02 Dec Wellness Wisdom – Coping with Depression During the Holidays
It’s a myth that suicide is more common around the holidays (springtime is the peak). However, holiday cheer can be a buzz kill as well.
High expectations, money woes, and other holiday issues can spell trouble for anyone, but especially those prone for depression. With a bit of foresight and planning, however, holidays can leave you feeling up, not down.
Here are some tips to help you have a successful and Joyful Holiday Season:
- Plan ahead—spend time figuring out how to take care of yourself during this season. Set routines, read a book take a nap. Put this on your calendar so you don’t fall by the wayside.
- Avoid conflict—if you know there will be conflict prepare for neutral responses, such as “Let’s talk about that at another time”. And escape in to the restroom, offer help in the kitchen, hand out with the kids, give a friend a call.
- Forget perfection—trying to find the perfect gift or perfect decoration can leave you overwhelmed. List simple things that make you and your family happy begin traditions that help the less fortunate.
- Learn to grieve—if you are mourning for a loved one, talk about your feelings, feelings are a sign that you are human and reflect where you are in the healing process.
- Schedule some sleep—be extra careful about cutting back on sleep time during the holidays just to get everything done. Sleep loss has a direct link to depressing. Avoid large meals and physical activity before bedtime, make your bedroom fee from distractions.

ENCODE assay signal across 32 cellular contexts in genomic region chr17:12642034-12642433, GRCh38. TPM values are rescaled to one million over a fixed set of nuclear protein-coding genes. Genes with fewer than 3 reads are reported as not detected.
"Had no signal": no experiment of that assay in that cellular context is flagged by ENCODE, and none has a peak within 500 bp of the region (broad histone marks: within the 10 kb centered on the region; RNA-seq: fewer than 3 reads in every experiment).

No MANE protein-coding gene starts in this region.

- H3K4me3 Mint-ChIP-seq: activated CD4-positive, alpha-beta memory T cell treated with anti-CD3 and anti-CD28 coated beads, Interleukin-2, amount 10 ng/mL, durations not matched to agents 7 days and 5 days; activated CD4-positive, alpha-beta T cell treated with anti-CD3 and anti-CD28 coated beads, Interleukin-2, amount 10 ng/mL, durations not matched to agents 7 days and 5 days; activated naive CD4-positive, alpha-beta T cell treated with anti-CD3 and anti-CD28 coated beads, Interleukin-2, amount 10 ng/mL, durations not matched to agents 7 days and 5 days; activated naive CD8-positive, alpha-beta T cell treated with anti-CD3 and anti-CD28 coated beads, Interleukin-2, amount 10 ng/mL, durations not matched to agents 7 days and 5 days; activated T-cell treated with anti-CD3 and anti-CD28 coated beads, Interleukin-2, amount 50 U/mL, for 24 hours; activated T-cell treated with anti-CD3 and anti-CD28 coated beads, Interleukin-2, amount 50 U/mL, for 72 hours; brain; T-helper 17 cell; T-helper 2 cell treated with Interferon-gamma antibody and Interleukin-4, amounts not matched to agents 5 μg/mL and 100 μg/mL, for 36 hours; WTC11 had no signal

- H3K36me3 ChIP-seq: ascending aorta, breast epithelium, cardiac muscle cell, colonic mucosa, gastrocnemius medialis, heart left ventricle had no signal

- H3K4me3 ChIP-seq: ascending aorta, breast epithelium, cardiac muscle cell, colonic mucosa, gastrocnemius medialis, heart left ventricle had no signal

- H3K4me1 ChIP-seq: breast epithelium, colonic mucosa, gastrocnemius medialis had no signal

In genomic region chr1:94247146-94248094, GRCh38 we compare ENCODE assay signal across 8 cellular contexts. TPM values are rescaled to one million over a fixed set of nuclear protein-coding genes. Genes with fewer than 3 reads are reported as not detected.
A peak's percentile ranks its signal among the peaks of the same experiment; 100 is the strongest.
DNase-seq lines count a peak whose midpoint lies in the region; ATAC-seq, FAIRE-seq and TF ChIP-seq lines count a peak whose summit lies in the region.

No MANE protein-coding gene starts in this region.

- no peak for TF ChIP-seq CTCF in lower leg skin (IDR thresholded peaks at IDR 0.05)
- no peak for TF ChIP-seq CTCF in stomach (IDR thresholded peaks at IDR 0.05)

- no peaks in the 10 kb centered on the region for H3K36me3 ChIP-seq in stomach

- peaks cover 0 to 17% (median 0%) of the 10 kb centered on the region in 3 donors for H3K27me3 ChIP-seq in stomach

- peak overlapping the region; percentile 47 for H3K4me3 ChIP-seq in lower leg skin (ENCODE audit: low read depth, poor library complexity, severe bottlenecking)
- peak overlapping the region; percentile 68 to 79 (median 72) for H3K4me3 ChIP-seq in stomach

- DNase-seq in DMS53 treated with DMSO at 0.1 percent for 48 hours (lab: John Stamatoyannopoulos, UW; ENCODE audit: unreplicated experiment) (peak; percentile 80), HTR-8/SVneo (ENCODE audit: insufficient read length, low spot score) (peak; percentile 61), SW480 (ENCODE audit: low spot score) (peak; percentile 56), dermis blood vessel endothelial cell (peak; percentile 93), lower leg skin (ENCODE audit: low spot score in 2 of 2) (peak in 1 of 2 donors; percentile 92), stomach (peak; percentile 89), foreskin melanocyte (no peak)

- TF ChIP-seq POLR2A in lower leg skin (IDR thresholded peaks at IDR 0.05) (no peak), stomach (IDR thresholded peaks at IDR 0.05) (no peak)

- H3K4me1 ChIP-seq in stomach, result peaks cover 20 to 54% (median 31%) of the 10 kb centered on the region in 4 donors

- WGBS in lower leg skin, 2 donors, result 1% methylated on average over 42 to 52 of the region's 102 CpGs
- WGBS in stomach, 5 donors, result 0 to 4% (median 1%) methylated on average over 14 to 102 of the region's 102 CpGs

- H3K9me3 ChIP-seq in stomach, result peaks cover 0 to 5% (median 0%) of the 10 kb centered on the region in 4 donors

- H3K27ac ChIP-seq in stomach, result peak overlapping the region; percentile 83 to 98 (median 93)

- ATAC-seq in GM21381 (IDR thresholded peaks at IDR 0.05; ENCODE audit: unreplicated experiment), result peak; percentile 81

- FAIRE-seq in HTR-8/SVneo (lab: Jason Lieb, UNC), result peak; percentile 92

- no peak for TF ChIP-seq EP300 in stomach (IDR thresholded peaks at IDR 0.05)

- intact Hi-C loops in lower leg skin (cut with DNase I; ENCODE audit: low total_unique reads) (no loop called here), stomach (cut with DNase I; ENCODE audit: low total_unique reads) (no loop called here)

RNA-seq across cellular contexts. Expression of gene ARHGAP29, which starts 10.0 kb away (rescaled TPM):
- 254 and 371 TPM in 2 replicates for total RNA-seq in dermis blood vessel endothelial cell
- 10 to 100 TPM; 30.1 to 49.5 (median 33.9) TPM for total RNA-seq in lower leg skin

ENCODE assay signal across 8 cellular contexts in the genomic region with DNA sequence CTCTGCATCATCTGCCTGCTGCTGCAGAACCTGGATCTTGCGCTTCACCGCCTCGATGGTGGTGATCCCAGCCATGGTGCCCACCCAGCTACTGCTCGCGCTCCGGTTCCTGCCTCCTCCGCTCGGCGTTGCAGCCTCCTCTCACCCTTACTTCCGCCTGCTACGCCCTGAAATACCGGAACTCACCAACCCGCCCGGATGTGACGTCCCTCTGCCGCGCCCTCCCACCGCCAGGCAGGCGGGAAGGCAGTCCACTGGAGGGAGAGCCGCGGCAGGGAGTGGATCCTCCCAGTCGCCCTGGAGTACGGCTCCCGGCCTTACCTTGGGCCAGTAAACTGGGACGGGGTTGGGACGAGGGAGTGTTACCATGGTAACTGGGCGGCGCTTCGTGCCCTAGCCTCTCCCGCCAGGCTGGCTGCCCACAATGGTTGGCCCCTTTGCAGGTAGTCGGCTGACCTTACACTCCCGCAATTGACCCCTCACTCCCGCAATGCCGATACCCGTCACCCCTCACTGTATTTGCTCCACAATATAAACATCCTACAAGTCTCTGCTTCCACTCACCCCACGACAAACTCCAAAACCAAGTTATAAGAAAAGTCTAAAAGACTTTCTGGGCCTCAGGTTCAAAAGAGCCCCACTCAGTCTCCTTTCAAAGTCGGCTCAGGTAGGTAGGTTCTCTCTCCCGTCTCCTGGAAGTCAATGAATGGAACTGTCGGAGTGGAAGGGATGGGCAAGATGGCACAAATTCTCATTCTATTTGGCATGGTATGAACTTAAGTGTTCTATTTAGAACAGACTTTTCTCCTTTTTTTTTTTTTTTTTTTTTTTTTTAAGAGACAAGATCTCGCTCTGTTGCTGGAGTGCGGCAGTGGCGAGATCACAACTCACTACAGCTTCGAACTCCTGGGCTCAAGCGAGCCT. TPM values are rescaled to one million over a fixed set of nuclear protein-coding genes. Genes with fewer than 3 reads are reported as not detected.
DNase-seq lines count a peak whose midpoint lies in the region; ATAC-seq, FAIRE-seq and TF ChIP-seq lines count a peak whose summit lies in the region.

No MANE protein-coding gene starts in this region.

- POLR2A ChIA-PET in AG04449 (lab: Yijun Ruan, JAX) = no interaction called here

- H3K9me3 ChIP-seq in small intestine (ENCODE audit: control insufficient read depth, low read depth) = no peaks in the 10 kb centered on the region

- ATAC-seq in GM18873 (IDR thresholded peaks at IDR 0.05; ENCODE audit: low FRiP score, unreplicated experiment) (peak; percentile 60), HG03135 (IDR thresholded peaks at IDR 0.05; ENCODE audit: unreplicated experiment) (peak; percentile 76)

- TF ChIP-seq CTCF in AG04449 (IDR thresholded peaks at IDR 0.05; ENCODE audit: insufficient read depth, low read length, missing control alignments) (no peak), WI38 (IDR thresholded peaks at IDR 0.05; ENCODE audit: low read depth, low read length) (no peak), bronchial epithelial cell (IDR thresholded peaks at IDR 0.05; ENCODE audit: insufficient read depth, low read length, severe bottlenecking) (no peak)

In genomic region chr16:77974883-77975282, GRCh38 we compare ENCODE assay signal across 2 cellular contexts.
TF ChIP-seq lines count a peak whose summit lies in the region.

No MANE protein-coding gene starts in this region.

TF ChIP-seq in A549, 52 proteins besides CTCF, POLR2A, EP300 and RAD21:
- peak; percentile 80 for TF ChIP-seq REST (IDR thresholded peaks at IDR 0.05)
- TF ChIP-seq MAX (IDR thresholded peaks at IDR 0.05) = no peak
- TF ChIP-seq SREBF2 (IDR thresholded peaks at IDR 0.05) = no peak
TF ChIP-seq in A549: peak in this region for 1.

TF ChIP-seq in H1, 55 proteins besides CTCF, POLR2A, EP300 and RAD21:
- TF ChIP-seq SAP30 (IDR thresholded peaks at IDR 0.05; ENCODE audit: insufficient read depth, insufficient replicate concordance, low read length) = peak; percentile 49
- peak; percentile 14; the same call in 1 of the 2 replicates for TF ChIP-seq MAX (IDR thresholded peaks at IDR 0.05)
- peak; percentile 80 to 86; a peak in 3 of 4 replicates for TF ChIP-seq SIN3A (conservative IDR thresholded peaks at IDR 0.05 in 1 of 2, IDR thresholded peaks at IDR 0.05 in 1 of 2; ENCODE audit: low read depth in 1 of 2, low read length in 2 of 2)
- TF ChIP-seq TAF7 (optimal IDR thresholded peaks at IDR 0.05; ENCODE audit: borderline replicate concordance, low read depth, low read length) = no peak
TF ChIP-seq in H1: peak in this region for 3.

- Prioritize workouts—exercise helps with stress, burn the holiday calories and improves your moods.
- Focus on what matters—financial woes can make you lose sight on what mattes, saying no is more of a relief instead of stretching and spending more than you have and still not doing enough.
- Cut back on commitments—if you feel like you can’t get through one more holiday gathering, it is ok to sit it out.
- Don’t Binge on food or alcohol—Alcohol can intensify your emotions and leave your feelings worse when it wears off.
- Get Help—lean on your family and close friends during your blackout periods. Contact your physician or attend a support group.
Written by LaVella Head